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Small gesture could make big impact on pressure at local hospitals

The small gesture of wearing a mask to reduce the transmission of viruses could help ease the pressure on Quinte Health’s four local hospitals – which are now operating at 135 per cent capacity and seeing the same increase in emergency department admissions for children.

The plea to the community echoes Ontario’s chief medical officer of health’s announcement Monday morning that people should wear masks in all public settings, stay home when ill and get their vaccines and a flu shot before peak influenza season, generally early to mid December.

Moore made the recommendation as part of an update on hospitals overwhelmed with admissions of very sick children. Toronto’s Sick Kids Hospital has cancelled non-urgent surgeries and Ottawa’s children’s hospital has opened a second pediatric ICU.

Locally, the triple threat of the end of the eighth wave of COVID-19, the early return of seasonal respiratory illnesses and the respiratory syncytial virus (RSV) in children is coupled with staff absences due to COVID infection, and staff shortages.

“Ontario’s health care system is facing a very challenging fall/winter season,” said Stacey Daub, Quinte Health CEO, during a media conference Monday afternoon. “Quinte Health’s four hospitals (Picton, Belleville, Trenton and Bancroft) are not immune to these provincial trends and their impact on our hospital operations, our teams and our community.”

In the Quinte region, this fall has seen a significant increase in RSV in children – locally creating 20 per cent more paediatric related emergency department visits than in October last year, and a 40 per cent increase in the number of children being seen between the ages of four and 10.

“These extreme pressures have resulted in extended emergency department wait times, delays in transfers between hospitals and from the emergency departments to an in‐patient bed.”

Daub, and Dr. Colin MacPherson, Quinte Health Chief of Staff, stated the increases are translating into immense pressures at each of the hospitals – and staff is balancing ability to continue surgeries and diagnostic imaging on a day-to-day basis. So far, they note, they have not made any significant changes.

To reduce further pressure, MacPherson stresses the best thing people can do is protect others by wearing a mask when possible.

“That’s what all of us have control over,” he said, adding “We’re seeing a lot of kids getting sick. If there’s something we can do to prevent it, we should do it – especially if it’s as simple as just wearing a mask. It’s not a big deal.”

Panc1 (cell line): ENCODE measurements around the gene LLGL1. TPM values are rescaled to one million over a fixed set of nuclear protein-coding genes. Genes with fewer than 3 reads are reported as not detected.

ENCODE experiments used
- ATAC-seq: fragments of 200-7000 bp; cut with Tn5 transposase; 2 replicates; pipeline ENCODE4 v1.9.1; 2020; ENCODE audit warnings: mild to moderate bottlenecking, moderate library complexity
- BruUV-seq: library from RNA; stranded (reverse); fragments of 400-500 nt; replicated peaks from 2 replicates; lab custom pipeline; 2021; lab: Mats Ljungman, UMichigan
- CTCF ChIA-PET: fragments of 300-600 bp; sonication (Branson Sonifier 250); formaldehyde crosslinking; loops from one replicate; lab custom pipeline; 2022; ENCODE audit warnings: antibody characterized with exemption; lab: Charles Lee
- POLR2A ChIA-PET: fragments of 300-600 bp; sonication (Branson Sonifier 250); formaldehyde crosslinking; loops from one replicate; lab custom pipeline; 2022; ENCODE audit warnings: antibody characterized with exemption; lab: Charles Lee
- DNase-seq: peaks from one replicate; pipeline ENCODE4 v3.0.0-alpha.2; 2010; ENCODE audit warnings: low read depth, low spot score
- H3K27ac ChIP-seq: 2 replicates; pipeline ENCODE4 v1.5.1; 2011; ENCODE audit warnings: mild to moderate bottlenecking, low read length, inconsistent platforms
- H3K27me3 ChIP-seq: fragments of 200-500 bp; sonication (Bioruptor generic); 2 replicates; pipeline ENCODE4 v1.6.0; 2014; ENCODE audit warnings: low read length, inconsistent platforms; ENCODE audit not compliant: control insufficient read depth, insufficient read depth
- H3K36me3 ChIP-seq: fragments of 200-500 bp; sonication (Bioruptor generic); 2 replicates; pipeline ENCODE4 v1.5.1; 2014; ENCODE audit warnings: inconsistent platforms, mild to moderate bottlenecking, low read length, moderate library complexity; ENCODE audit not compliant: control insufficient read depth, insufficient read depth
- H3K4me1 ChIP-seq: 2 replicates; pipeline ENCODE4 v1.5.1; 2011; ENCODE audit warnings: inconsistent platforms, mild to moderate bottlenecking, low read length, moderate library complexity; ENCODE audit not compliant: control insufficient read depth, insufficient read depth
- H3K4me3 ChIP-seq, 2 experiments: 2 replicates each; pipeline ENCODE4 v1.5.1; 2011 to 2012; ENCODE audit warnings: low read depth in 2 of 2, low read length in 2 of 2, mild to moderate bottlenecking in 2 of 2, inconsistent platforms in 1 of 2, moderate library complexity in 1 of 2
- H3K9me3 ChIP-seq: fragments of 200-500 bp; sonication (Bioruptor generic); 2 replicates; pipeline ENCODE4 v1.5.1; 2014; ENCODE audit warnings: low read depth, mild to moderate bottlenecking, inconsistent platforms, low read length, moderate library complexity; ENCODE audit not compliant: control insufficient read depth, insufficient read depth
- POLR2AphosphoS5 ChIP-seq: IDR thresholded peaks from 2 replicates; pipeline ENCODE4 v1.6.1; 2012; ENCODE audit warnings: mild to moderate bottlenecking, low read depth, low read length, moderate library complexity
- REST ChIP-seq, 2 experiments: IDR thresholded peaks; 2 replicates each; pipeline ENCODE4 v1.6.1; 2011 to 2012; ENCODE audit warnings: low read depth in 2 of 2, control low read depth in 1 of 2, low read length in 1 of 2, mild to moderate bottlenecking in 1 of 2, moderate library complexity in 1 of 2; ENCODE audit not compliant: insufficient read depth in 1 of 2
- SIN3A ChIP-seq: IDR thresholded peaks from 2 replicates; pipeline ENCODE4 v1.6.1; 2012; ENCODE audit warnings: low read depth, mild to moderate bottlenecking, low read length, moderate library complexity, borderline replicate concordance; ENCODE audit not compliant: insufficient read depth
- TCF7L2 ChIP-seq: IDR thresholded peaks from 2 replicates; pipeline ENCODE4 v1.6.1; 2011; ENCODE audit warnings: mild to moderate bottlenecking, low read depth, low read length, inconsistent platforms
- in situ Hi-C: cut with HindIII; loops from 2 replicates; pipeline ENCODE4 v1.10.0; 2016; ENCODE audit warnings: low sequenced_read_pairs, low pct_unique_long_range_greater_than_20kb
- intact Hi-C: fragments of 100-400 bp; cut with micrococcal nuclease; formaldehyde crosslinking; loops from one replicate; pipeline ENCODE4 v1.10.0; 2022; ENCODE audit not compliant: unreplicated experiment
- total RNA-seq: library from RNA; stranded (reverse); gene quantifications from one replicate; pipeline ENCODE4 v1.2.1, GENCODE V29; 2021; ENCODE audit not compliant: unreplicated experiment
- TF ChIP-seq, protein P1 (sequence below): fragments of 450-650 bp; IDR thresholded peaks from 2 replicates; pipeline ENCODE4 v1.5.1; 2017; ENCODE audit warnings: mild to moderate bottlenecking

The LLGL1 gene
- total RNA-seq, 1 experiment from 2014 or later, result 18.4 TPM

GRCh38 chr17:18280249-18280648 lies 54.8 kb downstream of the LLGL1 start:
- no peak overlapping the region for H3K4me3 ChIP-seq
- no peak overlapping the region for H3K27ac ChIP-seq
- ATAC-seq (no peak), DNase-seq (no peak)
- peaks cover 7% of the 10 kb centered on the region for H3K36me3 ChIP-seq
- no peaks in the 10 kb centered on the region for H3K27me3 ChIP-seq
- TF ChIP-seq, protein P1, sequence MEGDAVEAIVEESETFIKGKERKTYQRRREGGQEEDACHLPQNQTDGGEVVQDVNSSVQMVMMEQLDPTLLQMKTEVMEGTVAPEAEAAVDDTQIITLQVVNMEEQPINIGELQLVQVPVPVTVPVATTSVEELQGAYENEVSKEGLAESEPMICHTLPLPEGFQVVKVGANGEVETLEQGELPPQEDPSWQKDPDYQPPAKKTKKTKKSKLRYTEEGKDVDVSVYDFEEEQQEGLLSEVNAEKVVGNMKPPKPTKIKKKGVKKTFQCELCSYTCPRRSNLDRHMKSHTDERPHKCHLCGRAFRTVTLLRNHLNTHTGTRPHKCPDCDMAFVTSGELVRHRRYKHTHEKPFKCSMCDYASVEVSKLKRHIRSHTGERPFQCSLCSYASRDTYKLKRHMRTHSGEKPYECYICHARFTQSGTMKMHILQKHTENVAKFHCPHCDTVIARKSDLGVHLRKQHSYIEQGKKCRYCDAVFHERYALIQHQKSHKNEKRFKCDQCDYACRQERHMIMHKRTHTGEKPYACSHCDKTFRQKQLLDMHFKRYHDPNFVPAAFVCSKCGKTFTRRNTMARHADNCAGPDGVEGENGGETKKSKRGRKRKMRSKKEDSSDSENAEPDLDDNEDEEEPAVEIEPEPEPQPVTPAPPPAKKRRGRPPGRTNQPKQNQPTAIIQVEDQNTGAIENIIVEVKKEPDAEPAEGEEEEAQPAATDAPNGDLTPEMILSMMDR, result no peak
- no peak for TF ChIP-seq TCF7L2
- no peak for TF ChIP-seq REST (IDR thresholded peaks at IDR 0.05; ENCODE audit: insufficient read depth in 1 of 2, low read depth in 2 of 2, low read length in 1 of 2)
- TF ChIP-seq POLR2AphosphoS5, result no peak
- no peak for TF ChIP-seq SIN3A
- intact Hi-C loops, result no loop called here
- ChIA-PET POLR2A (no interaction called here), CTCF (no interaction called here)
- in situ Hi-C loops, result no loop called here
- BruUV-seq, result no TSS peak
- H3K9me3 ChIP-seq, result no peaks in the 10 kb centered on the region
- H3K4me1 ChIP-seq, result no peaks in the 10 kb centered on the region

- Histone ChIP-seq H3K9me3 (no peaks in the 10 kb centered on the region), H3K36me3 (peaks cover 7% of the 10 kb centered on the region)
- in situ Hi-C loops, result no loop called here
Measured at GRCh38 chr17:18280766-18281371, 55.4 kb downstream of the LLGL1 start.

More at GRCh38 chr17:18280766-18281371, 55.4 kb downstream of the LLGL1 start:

Despite the challenges, they note the surgical teams have been working to reduce backlog.

“As of October, the percentage of patients exceeding wait time targets is down to 15.5 per cent. This compares to the provincial rate of 52 per cent,” noted Daub, adding there is an 87 per cent decrease in the significant mammography backlog created during the pandemic shutdown – from a backlog of 3,171 patient requisitions to 390.

Daub adds the hospital is the fail-safe for people who need it.

Anticipating the challenges, Quinte Health initiated plans this summer to prepare, and mitigate impact on the community.

They include working with Ontario Health and local health partners on programs that provide other options for care outside of the hospital and working with partner hospitals to collectively manage the demand as was done earlier in the COVID-19 pandemic waves.

Due to a shortage in children’s cold and flu medications, Quinte Health is also working with pharmacies on preventative measures, and help for families to get better access to medications.

While it works with the provincial government to strengthen access to care and services, Daub notes Quinte Health has this year to date added an additional 85 clinical staff – including 25 nurses.

“Despite this success, there is still a considerable gap in Quinte Health’s health human resources, given the considerable growth in patients and beds in operations – a 56 per cent increase.”

She notes there are also support programs for staff to help them through the pandemic and current
pressures.

“We learned a lot through COVID-19,” said Daub. “We’re trying to put all the support mechanisms in place.”

Filed Under: Local News

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